Dave McIntyre WineLine



 

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Dave McIntyre is the restaurant and drinks columnist for DC magazine (Modern Luxury Publications) and Wine Editor of Foodservice Monthly, a trade publication for the restaurant industry in the mid-Atlantic region. His writings, most of which are available at dmwineline.com, have appeared in Wine Enthusiast, The Washington Post, Wine Review Online and WineToday.com, among other publications. He has appeared on radio on NPR's Kojo Nnamdi Show and on WTOP's "Man About Town" segment.

We're proud to feature Dave's WineLine feature on The Wine Lovers' Page! Dave will also send WineLine directly to your E-mail box. Subscriptions are free (send a blank e-mail to join: join-wineline@clio.lyris.net), and readers are encouraged to forward WineLine to anyone who may be interested. If you'd like to contact Dave personally, address E-mail to him at McIntyreWineLine@yahoo.com.

  • Change can be revolutionary or evolutionary, and Château Lagrange has experienced both in a generation. In WineLine No. 60, Dave reports on the resurgence of this storied property under corporate management by Suntory.
  • In WineLine No. 59, Dave reports on his visit to Vargellas, the flagship property of The Fladgate Partnership. It's one of only three of the old British Port shippers that are still family-owned, and the second largest exporter of Port to the United States.
  • Dave, a little late with his Christmas gift recommendations for procrastinating wine geeks, offers two reviews of wine books by blondes in WineLine No. 58.
  • Serious changes are happening at Bonny Doon Vineyards, where the irrepressible Randall Grahm says he's reinventing himeself yet again. In WineLine No. 57, Dave drops in on Grahm's "nightmare" in his quest to find out what's going to happen to Big House Red.
  • Dave lives along the East Coast, where he finds a distressing amount of consumer resistance to the idea that good wine can be grown in the region. In WineLine No. 56, he's back from judging wine in Virginia to tell us that it just ain't so.
  • In WineLine No. 55, Dave takes us on a fantasy tour of Rasteau, a lovable spot in the Cotes-du-Rhone villages that's worth a vicarious visit ... or a real one.
  • Wine is now produced in all 50 U.S. states. California may not be running scared, but the quality elsewhere is improving, and the times, they are a-changing. In WineLine No. 54Dave's back from judging at the inaugural Atlantic Seaboard Vinifera Wine Competition, with a report on what's up Down East.
  • There's good news from Chile these days, Dave reports in WineLine No. 53: The excellent 2003 vintage is about to hit our retail shelves. From the few examples he was able to taste on a recent visit to Chile, the 2004 vintage has broken El Niño's spell.
  • Argentina has an attitude about altitude, and Dave is back from Mendoza in the Andes, riding a natural high about Argentina and its wines in WineLine No. 52.
  • May Fred "Two Buck Chuck" Franzia use the word "Napa" in the name of a wine that contains no grapes from Napa? This tussle over terroir could reach the U.S. Supreme Court this spring. Dave looks into the implications of this legal battle in WineLine No. 51.
  • Wine writers often like to answer the question, "What wine should I drink with [food]?" by smiling and saying, "Whatever you want to drink!" This, says Dave, is what H.L. Mencken would have called buncombe. He explains, in WineLine No. 50.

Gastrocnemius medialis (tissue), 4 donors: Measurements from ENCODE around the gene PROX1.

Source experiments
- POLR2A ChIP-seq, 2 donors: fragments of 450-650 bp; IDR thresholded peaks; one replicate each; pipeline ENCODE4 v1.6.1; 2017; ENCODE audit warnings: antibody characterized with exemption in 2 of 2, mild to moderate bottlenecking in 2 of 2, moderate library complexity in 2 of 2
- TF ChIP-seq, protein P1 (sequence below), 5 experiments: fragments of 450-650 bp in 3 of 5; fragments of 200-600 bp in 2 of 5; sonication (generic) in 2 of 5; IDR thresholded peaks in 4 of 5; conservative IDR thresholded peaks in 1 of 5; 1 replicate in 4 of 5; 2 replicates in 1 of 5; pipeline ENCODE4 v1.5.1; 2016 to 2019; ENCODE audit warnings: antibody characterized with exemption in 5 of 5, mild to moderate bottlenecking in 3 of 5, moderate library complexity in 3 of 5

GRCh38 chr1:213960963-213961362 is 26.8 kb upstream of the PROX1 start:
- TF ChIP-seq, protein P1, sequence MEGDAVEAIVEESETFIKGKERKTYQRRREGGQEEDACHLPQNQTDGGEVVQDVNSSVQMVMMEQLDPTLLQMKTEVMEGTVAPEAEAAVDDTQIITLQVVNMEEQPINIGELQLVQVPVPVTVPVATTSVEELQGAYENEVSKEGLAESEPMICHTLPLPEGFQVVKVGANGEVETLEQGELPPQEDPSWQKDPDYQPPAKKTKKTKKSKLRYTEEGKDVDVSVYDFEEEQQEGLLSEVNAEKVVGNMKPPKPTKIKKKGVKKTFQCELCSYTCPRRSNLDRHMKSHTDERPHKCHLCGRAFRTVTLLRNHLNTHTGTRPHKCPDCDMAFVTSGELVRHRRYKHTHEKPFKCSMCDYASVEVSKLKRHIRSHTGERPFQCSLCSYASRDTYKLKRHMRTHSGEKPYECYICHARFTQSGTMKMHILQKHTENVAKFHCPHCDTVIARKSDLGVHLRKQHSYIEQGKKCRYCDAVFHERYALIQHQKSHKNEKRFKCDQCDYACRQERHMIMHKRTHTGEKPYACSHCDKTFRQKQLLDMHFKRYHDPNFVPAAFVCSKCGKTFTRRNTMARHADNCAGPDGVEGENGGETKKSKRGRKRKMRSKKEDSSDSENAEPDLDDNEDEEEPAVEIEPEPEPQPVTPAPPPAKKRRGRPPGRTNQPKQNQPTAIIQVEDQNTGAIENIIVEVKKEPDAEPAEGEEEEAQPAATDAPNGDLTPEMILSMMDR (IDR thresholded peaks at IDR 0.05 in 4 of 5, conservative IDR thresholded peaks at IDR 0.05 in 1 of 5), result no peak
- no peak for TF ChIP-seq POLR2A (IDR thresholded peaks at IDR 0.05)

• WineLine is five years old this month. In his WineLine No. 49, Dave celebrates with a holiday-season Writer's Notebook full of a wine writer's thoughts, ruminations and tasting notes.
  • During Holiday season, we're all too busy to worry about what wines to pick for dinner parties, holiday fests, or gift giving. A few simple guidelines are all we really need, and Dave's here to provide them in WineLine No. 48.
  • Dave celebrates the alchemy of Oregon Riesling, and the memory of wine maker Jimi Brooks, who was taken from us too young, in WineLine No. 47.
  • So have you broken down and bought a bottle of wine with a screw cap on it? Dave pulls the cork on this not-so-retro wine-market trend in WineLine No. 46.
  • Julia Child, who died this month a few days shy of her 92nd birthday, was an inspiration to all of us who care about food and wine, whether we realize it or not. In WineLine No. 45, Dave offers her a fond "au revoir" and "bon appetit!"
  • Pinot Noir, Cabernet Franc and even Gewurztraminer have enjoyed their moments of fame in New York's Finger Lakes. But in a recent return to the region, Dave finds that it's still Riesling that puts the thrill in Finger Lakes wines. Here's his report, with tasting notes, in WineLine No. 44.
  • Your dealings with a retail wine consultant can grow into one of the most fulfilling, rewarding - and expensive - relationships of your life ... but how should you choose a wine consultant? Dave offers some guidelines in WineLine No. 43.
  • Friends meets Cheers at Iron Bridge: In WineLine No. 42, Dave takes us to Iron Bridge Wine Company, an amiable, wine-friendly new spot in Columbia, Md.
  • Dave is going through one of those phases when his brain and palate seem to be on autopilot. Food is fuel. Wine is medicine. Everything tastes the same. Heck, he's even trying to write verse! Seeking to rejuvenate his palate, he ruminates about wine in WineLine No. 41.
  • South America has been popping up on Dave's radar again, and far from heading away it was coming in for a landing. Before he pilots this metaphor into the ground, Dave gets to the point in WineLine No. 38.
  • In a special New Year's Day edition, Dave profiles Ann Cashion, one of Washington, D.C,'s favorite chefs, as she takes her gospel of "comfort food" on the road to the Niagara Food and Wine Classic. WineLine No. 37.
  • Dave has been thinking of the future as the year nears its end. Now, in WineLine No. 36, he comes foward with some wine-related developments that he believes we'll see in the coming year, along with some trends that he hopes we'll see, if we're lucky.